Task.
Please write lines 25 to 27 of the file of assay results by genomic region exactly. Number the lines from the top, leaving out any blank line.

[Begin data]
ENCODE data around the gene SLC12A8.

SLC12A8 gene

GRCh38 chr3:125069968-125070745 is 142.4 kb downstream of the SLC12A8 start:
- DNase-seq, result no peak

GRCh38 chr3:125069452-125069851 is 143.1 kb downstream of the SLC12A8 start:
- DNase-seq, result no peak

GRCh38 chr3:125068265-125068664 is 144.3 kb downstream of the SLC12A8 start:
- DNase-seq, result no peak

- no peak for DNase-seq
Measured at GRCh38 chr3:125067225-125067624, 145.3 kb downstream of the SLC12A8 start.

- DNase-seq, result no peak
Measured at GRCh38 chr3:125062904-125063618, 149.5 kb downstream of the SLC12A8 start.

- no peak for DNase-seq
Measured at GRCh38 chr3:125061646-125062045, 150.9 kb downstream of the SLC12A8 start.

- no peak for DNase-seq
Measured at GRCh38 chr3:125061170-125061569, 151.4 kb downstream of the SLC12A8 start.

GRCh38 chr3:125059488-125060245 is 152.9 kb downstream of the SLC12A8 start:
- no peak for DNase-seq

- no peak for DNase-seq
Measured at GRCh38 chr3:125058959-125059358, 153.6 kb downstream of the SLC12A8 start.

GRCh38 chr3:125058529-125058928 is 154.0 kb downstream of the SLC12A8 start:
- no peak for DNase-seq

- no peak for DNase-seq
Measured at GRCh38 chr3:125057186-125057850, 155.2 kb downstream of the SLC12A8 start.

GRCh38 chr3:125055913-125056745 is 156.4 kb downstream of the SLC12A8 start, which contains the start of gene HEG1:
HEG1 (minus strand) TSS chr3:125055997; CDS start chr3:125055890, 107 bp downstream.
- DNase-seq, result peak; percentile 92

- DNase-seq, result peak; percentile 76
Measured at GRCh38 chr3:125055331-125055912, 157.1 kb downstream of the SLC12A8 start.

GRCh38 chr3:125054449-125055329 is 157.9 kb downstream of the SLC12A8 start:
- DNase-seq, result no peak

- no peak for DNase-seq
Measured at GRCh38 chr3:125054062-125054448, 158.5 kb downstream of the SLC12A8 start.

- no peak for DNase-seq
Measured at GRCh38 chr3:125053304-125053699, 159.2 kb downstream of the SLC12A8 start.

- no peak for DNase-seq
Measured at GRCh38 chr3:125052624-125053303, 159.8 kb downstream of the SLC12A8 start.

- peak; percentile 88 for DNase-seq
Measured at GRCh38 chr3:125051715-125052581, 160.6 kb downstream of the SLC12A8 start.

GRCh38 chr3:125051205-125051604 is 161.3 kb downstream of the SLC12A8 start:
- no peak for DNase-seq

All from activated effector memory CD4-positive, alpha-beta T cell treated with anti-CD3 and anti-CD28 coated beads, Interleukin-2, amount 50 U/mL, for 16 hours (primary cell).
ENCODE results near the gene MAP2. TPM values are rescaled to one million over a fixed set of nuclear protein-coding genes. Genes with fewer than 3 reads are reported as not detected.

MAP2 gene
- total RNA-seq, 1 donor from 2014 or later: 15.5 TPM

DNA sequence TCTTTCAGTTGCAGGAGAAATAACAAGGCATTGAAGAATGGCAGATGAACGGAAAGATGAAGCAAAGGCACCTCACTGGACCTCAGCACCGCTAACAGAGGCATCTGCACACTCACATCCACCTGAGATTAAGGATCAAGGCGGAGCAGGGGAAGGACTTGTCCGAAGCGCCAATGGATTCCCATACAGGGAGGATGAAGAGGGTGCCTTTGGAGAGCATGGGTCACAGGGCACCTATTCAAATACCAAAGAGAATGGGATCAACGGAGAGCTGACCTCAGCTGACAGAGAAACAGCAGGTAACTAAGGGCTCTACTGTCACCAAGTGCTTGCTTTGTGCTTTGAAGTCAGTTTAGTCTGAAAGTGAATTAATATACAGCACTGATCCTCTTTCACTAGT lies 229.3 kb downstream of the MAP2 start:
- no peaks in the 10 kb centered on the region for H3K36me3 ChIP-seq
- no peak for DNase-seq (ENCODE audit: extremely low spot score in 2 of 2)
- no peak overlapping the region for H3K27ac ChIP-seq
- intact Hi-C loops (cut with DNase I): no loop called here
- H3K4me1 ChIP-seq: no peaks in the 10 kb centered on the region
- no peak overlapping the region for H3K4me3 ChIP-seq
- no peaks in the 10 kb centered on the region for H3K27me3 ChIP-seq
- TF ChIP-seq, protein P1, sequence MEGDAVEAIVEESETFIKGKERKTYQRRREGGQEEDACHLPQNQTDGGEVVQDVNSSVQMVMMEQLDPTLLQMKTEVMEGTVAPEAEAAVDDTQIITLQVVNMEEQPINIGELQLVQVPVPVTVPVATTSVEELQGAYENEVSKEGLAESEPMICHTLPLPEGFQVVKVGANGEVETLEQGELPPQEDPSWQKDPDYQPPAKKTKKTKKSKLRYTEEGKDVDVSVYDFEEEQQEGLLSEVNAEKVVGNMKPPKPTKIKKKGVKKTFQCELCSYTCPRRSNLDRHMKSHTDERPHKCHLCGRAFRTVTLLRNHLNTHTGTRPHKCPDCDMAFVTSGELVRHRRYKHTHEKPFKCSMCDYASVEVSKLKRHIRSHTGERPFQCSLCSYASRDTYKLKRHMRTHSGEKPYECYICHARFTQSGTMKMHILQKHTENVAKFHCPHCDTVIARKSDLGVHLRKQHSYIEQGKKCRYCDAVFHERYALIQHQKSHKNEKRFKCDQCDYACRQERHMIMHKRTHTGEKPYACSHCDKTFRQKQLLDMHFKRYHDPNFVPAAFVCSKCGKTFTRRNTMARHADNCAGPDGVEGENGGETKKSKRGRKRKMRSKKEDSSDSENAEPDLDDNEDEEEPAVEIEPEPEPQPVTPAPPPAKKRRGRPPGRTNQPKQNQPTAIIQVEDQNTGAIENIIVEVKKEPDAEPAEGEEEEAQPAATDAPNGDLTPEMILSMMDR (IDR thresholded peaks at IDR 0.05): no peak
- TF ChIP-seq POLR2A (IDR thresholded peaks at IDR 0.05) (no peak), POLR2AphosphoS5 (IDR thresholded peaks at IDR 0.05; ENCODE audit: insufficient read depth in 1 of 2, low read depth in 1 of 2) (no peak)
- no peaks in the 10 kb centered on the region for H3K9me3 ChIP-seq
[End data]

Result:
GRCh38 chr3:125055913-125056745 is 156.4 kb downstream of the SLC12A8 start, which contains the start of gene HEG1:
HEG1 (minus strand) TSS chr3:125055997; CDS start chr3:125055890, 107 bp downstream.
- DNase-seq, result peak; percentile 92